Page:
But, of course, all this depends on whether a worker on a zero hours contracts is able to be offered around 25 hours a week on a regular basis. The reality is, whatever their working pattern, a zero hours worker cannot be certain of how much work they will have from week to week. And, despite government assurances to contrary, we cannot be certain that there won't be another lockdown as the NHS comes under pressure - thereby leading to the loss of even regular work.
What would help zero hours workers even more would be a legal or contractual right to a fixed hours contract and the obligation on employers to regularly review hours worked and more workers to fixed hours contracts. At the same time, with the unpredictability of hours, it would we believe that employers should provide at least two weeks' notice of shifts and still pay if shifts are cancelled at less than two weeks notice.
Almost 25% of all jobs in adult social care (380,000) employed on zero hours contracts, with care workers making up the highest proportion (35%).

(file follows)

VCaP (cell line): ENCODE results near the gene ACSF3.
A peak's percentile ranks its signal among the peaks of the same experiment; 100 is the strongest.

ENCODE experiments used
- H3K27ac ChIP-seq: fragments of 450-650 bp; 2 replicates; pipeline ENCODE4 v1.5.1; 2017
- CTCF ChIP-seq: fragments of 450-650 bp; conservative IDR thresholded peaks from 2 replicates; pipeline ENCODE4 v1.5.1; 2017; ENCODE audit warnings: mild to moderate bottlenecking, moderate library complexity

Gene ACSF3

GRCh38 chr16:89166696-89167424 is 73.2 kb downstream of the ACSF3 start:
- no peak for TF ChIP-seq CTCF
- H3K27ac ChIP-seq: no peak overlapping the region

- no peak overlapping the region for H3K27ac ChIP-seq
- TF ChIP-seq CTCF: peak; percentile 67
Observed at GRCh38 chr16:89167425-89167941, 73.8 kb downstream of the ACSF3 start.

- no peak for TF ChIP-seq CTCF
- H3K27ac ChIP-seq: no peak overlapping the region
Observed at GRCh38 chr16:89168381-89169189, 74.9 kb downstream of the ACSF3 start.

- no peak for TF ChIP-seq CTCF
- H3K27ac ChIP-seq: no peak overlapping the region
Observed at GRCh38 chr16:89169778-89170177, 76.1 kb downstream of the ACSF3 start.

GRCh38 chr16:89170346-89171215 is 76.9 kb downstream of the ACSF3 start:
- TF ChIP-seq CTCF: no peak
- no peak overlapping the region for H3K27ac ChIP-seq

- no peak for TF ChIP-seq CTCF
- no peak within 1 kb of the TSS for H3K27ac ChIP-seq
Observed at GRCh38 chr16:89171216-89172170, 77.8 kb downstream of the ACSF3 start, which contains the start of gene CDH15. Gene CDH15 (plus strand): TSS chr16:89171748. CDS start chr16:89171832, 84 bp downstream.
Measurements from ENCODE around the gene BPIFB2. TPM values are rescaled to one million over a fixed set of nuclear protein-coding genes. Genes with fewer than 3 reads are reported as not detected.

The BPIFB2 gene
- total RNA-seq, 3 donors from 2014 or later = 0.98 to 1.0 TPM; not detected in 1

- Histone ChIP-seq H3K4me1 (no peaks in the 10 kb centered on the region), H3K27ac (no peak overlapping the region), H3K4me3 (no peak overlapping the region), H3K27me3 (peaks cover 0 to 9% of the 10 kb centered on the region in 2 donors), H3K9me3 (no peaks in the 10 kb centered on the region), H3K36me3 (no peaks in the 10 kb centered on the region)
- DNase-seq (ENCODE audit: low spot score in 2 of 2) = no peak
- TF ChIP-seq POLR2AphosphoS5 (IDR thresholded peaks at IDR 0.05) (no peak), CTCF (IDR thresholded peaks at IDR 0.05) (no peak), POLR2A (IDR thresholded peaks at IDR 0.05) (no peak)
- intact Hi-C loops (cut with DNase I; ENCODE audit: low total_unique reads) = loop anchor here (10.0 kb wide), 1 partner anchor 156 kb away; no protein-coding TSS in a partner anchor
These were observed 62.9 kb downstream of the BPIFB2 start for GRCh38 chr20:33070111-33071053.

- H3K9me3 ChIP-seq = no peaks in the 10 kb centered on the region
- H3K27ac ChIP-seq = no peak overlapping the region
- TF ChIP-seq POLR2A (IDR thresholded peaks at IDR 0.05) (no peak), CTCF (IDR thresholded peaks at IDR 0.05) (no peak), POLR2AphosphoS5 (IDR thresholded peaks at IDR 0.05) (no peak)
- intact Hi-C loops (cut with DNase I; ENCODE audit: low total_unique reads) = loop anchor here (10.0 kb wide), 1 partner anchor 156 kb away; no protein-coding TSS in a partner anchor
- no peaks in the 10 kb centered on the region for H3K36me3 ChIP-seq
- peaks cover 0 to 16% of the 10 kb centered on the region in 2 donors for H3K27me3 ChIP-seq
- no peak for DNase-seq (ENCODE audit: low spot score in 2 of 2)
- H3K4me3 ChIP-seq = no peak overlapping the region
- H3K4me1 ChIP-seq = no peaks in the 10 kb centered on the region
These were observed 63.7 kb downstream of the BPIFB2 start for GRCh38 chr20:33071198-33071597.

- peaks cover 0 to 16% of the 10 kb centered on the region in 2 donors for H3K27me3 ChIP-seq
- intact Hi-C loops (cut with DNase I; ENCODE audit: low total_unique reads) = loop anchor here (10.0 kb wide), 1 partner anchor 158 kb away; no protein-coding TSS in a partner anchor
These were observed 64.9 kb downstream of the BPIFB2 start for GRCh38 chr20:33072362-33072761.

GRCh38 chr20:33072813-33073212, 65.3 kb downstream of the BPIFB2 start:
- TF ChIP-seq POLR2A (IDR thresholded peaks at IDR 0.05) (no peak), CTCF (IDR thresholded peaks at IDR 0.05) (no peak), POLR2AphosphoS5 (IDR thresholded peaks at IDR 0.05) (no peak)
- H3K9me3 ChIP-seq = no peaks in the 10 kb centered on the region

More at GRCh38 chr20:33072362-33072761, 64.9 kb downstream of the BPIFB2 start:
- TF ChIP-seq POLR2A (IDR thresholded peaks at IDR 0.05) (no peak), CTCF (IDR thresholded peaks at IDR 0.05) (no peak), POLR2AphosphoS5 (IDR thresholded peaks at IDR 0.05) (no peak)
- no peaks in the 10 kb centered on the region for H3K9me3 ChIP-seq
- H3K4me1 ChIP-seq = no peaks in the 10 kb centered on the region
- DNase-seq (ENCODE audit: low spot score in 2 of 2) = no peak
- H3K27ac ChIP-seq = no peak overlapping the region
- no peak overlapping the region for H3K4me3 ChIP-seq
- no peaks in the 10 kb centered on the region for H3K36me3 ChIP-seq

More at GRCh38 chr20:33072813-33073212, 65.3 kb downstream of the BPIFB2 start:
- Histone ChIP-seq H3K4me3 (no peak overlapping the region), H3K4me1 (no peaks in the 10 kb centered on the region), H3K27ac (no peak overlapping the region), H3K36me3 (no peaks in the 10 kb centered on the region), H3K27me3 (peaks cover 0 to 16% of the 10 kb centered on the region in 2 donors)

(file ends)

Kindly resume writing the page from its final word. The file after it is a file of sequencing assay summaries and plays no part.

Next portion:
Those in management positions made up just 6% of staff on zero hours contracts, indicating that it is the junior staff who are more likely to be disadvantaged by job insecurity.
Across all job roles, most zero hours contracts are concentrated in domiciliary care, followed by community care. Amongst care workers, 55% of those on zero hours contracts are in domicilary care, compared to 26% in community care.
By Pravin Jeyaraj
Staff on zero hours contracts in the care sector were significantly more likely to leave their jobs, compared to staff with more contracted hours, according to research from Skills for Care.
In the report, "The State of the the Adult Social Care Sector and Workfore 2021", the charity found that the turnover rate for staff on zero hours contracts was 32.1%, compared to a turnover rate of 21.3% for full-time workers (more than 35 hours).
For those specifically working for residential care providers, the difference was even more stark, compared to domiciliary care workers. The turnover rate for zero hours workers was 37.5%, compared to 23.5% for those not on zero hours contracts.
Around 410,000 people have left the social care sector as a whole, a turnover rate of 28.5%. But for registered nurses in the sector, the turnover rate stands at 38.2%, compared to 8.8% for nurses in the NHS.
by Pravin Jeyaraj
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By Chris Peace